- Actors: Nicolas Cage, Elijah Wood, Sky Ferreira, Jerry Lewis
- Director: Alex Brewer, Benjamin Brewer
- Format: NTSC, Widescreen
- Language: English
- Region: Region A/1
- Number of discs: 1
- Rated: R
- Studio: LIONSGATE
- Release Date: August 2, 2016
- Run Time: 92 minutes
Despite the fact that Nicolas Cage appears to take every VOD role offered to him as a way to counterbalance his notorious spending problems, The Trust actually features him in a role which makes use of his boisterous acting style. He may agree to be in every film offered, but at least this is one which feels written specifically for him. Meanwhile, it simultaneously gives Elijah Wood another opportunity to play against type, creating an effective dynamic between the two stars. This chemistry between actors is nearly enough to dismiss some of the screenplay’s shortcomings in the third act. These performances are completely effective in making The Trust a watchable heist film, even if the resolution is more frustrating than logical.
Cage and Wood play Stone and Waters, members of the Las Vegas Police Department with little in common. Stone (Cage) is a precise and detailed officer unable to advance in his career despite many efforts. Waters (Wood), on the other hand, has a deep disdain for his job and makes little effort to do it well. Stone is more interested in numbing himself with drugs and alcohol to get through his day at work, rather than finding ways to advance within it. Though they seem to share little in common, both are dismissed as inconsequential officers and subsequently find that they have nothing to lose. The detail-oriented approach of Stone comes in handy when he believes that his personal investigating has uncovered a secret safe owned by the organized criminals of Las Vegas. The unlikely pair decides to team up in order to use this information for a secret heist.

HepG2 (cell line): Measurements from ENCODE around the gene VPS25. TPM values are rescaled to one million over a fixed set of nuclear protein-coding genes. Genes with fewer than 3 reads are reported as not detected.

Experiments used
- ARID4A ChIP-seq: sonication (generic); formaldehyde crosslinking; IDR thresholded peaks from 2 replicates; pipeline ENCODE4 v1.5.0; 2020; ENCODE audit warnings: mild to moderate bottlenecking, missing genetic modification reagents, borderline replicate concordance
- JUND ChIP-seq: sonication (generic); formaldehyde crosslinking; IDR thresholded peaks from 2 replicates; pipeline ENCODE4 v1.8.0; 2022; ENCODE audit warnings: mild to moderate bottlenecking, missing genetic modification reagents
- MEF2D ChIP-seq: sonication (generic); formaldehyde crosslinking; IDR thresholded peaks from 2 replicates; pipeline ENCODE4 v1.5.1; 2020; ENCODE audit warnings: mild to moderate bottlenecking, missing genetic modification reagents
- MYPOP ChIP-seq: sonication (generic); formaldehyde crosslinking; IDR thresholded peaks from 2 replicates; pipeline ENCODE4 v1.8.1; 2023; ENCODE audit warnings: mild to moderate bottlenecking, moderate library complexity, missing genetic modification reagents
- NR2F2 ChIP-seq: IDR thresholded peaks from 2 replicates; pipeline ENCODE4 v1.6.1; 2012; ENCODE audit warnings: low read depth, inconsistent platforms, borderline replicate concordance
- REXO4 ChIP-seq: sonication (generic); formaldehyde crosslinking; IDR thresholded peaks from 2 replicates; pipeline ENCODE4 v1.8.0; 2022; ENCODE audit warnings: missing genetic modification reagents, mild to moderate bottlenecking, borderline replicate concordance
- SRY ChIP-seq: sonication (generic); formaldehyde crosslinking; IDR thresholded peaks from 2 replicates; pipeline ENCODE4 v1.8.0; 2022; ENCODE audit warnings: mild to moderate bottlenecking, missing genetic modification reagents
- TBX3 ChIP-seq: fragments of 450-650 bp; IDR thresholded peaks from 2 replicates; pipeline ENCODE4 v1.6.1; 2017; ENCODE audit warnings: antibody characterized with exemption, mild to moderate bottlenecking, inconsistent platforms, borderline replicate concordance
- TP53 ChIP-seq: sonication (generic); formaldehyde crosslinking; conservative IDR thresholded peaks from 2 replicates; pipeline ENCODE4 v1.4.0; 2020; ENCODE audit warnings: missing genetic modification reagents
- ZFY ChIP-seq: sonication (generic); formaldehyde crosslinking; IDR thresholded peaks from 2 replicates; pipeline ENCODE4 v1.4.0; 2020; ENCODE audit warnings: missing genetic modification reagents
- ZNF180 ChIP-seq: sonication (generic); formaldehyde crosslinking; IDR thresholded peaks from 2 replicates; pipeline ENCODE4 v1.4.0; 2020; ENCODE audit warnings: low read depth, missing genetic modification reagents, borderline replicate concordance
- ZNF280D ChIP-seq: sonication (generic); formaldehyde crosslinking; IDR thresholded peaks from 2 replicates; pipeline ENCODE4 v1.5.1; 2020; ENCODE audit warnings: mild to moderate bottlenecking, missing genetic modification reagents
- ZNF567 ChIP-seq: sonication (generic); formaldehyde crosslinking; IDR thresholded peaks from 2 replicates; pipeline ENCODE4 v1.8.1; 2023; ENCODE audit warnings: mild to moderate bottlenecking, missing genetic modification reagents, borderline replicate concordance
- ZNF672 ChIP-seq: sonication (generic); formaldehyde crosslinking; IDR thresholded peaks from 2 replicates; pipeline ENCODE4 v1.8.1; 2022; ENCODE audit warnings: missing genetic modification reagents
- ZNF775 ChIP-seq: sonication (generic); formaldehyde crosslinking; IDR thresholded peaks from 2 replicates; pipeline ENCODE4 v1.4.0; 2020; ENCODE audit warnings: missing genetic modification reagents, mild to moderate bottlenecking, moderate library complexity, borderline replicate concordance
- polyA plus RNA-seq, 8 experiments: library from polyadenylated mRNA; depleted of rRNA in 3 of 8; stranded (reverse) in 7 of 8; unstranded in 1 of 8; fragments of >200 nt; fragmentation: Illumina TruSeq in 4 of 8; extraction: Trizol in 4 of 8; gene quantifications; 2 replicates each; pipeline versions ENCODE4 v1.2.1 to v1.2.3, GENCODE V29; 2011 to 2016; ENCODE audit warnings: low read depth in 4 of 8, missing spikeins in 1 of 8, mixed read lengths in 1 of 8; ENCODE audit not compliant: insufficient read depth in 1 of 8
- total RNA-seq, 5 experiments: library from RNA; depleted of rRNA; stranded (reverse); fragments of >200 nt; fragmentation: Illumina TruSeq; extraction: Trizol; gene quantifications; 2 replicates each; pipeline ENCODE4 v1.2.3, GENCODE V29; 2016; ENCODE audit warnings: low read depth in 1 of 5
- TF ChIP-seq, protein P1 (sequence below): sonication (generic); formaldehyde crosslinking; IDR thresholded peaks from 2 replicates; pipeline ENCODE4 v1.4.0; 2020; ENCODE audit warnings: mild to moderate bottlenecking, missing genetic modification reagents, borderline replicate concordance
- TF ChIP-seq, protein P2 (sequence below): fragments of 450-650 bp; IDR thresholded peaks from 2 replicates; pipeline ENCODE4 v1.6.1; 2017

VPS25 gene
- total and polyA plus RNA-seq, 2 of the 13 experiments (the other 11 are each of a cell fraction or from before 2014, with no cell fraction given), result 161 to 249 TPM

There are countless heist films and just as many movies about crooked cops, but The Trust manages to stand out with an added element of dark comedy. Much of the humor comes from the mismatching of personality types, as is the case with many buddy cop film featuring protagonists on the right side of the law. Typically, these crooked cop narratives tend to be steeped in melodrama rather than humor, giving The Trust a unique tone despite many of its working parts often feeling vaguely familiar. With less engaging lead performances and an energetic pace to the narrative, The Trust very easily could have felt as uninspired as a majority of the movies Cage has recently been attached to. I don’t know if he simply cared enough to try harder this time around or if it was due to the dedication of directors Alex and Benjamin Brewer, but this is easily one of the better films Cage has made in years.
As completely watchable as the film may be, some of the character decisions in the final act of the film are more than a little frustrating. While it is apparent that they are necessary to move the story in the desired thematic direction, giving poignant double meaning to the film’s title, these poor character decisions may be enough to irritate some audience members. When you force your protagonists to do things out of character within the screenplay in order to get the story where you want it, audiences will push back against the fallacy of the situation. It is even more damaging when the characters themselves (as played by these enigmatic actors) are the most original aspect of the narrative, so that their sudden shift feels that much more contrived.
The Blu-ray release of The Trust comes with a Digital HD copy of the film, as well as a few extras. Predictably, one of the featurettes included covers the chemistry between the two leading actors, while the other is about the visuals of the Las Vegas setting. The final special feature is a commentary track with brother filmmaking team, Alex and Benjamin Brewer.
Entertainment Value: 8/10
Quality of Filmmaking: 6.5/10
Historical Significance: 5/10
Special Features: 6.5/10